1 Introduction

This paper addresses the problem of recognizing actions in videos. Foundational deep network approaches performed action recognition through frame-level fusion (Karpathy et al., 2014), two-stream networks (Simonyan & Zisserman, 2014; Feichtenhofer et al., 2016), and 3D convolutional networks (Carreira & Zisserman, 2017). Building upon these approaches, recent works have shown great recognition capabilities through e.g., slow-fast architectures (Feichtenhofer et al., 2019), separated 3D convolutions (Tran et al., 2019), and video transformers (Arnab et al., 2021). Such deep networks require large amounts of video material for training and efforts have been made to meet those video demands, such as ActivityNet (Caba Heilbron et al., 2015), EPIC Kitchens (Damen et al., 2018), Kinetics (Carreira & Zisserman, 2017), HowTo100M (Miech et al., 2019), and EGO4D (Grauman et al., 2022) to name a few. While such datasets increase the coverage of the action space, we seek to recognize actions even when no examples are available during training.

In zero-shot action recognition, many works have outlined approaches that mirror successes in the image domain, for example by using attributes (Liu et al., 2011; Gan et al., 2016b) or feature synthesis (Mishra et al., 2020) to transfer knowledge from seen to unseen actions. More recently, state-of-the-art results have been achieved by taking a universal learning perspective, where large-scale models are trained to map input videos to a shared semantic space occupied by both seen and unseen categories. In the first universal perspective, large-scale networks train a mapping from videos to a semantic space on hundreds of seen actions from e.g., ActivityNet (Zhu et al., 2018) or Kinetics (Brattoli et al., 2020; Pu et al., 2022). For a target dataset with unseen actions, zero-shot inference is directly possible through a nearest neighbour search between the video mappings and the embeddings of unseen actions. In the second perspective, networks are trained on thousands of objects (Jain et al., 2015; Mettes et al., 2021), where inference becomes a function of the object likelihoods in test videos and the semantic relation between objects and actions.

Fig. 1
figure 1

Predicted and ground truth action distributions for an example universal action model. The distributions are out of alignment, with a quarter of the actions never predicted altogether, severely limiting the upper bound for zero-shot action recognition. We seek to overcome this misalignment by matching the distributions of unseen actions and test videos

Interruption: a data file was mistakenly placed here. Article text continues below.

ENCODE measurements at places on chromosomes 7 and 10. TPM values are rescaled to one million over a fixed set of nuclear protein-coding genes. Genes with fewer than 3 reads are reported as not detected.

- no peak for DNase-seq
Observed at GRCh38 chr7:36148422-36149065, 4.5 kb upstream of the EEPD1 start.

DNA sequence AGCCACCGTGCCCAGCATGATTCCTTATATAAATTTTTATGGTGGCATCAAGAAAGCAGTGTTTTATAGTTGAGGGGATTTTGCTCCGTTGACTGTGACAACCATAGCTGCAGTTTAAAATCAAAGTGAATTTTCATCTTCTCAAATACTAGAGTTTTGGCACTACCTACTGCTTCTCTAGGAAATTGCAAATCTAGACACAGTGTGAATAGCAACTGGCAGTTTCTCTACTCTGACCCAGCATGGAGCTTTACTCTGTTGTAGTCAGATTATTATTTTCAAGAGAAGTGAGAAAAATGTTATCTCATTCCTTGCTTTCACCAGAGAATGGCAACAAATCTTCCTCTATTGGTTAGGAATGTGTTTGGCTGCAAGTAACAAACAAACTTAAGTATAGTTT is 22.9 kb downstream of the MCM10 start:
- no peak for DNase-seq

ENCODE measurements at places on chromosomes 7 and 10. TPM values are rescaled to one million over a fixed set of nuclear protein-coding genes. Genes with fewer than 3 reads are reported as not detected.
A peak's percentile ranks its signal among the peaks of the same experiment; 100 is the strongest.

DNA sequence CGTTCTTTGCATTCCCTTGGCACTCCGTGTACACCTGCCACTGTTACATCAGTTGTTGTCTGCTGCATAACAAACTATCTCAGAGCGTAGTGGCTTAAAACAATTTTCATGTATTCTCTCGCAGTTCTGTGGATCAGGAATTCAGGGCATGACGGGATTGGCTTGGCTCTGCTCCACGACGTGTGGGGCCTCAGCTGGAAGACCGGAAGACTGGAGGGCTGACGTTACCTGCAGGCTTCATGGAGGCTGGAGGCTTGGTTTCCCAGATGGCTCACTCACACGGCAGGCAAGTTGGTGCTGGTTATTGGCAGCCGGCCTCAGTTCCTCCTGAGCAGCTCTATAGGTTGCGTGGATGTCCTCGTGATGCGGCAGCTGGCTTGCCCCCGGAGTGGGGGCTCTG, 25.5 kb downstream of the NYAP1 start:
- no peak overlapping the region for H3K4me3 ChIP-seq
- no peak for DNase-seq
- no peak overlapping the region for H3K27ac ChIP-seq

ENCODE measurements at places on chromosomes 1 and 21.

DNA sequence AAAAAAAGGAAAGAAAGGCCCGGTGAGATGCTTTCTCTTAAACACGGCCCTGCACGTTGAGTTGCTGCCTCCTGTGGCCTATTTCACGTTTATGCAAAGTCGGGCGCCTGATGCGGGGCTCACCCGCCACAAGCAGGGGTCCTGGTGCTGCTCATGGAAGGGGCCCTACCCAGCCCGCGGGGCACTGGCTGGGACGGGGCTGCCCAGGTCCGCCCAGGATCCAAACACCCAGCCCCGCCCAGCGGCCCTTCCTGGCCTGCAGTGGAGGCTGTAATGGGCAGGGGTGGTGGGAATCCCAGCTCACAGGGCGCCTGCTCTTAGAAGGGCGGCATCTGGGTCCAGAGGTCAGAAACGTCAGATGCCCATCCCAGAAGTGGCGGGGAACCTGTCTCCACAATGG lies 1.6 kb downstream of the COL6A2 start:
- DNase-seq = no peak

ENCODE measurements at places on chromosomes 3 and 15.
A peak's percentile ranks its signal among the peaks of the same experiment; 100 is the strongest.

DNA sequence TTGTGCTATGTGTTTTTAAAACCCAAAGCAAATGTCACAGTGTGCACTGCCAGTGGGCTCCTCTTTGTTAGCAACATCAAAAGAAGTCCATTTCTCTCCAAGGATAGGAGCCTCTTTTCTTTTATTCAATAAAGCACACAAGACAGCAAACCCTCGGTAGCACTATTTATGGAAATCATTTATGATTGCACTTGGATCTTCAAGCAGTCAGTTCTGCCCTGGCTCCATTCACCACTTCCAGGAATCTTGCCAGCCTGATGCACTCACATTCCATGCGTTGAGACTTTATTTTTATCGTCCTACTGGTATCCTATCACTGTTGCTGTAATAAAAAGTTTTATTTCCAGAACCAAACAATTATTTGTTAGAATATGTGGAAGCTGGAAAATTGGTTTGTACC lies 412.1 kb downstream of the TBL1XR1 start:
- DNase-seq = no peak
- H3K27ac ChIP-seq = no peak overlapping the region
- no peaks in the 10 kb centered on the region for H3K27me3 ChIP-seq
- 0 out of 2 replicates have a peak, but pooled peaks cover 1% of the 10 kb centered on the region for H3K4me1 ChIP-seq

While effective, both universal perspectives share a common limitation: they are strongly biased to subsets of the unseen actions. Compounding biases in (i) the mapping of videos to seen categories and (ii) in the matching between seen and unseen categories result in a mismatch between the prototypes of unseen actions and projected test videos. A significant part of the actions are as a result simply never selected, disrupting progress in zero-shot action recognition. This is a direct result of their inductive nature, where each test video is individually evaluated. Figure 1 illustrates this problem on UCF-101 for example with the recent universal action model of Brattoli et al. (2020). Here, 23% (!) of the unseen actions are simply never selected for any test video in the first place, placing hard upper bounds on the accuracy in zero-shot recognition. We seek to address this limitation by enriching universal models with an optimal transport transductive perspective.

We introduce universal prototype transport for zero-shot action recognition with universal models. The main idea is to re-position the prototypes of unseen actions in the shared semantic space to better align with the test videos. For universal action models, we first find an optimal mapping from action prototypes to test videos on the hypersphere. We then define a target prototype for each unseen action as a weighted Fréchet mean based on the coupling matrix from the optimal transport. Rather than doing a nearest neighbor search directly on the target prototypes for zero-shot recognition, we re-position the prototypes through interpolation along the geodesic spanned by the original and target prototypes. The intuition behind the interpolation is to maintain a form of semantic regularization for the target prototypes from their original semantic representation. For universal object models, we follow a similar setup, but replace the test videos with object prototypes during the optimal transport mapping. Beyond action recognition, we show that our approach is also helpful for zero-shot spatio-temporal action localization due to an improved ranking of tubes from different test videos to unseen actions.

We perform empirical evaluations on four action datasets for two tasks: zero-shot action recognition and zero-shot spatio-temporal action localization. The experiments confirm that universal prototype transport diminishes the biased selection of unseen actions in universal models, resulting in better recognition performance. By combining inductive universal action and object models, we are able to improve both zero-shot action recognition and spatio-temporal action localization in videos. Our approach is general in nature and can be used on top of any existing approach. The code is available on https://github.com/psmmettes/upt.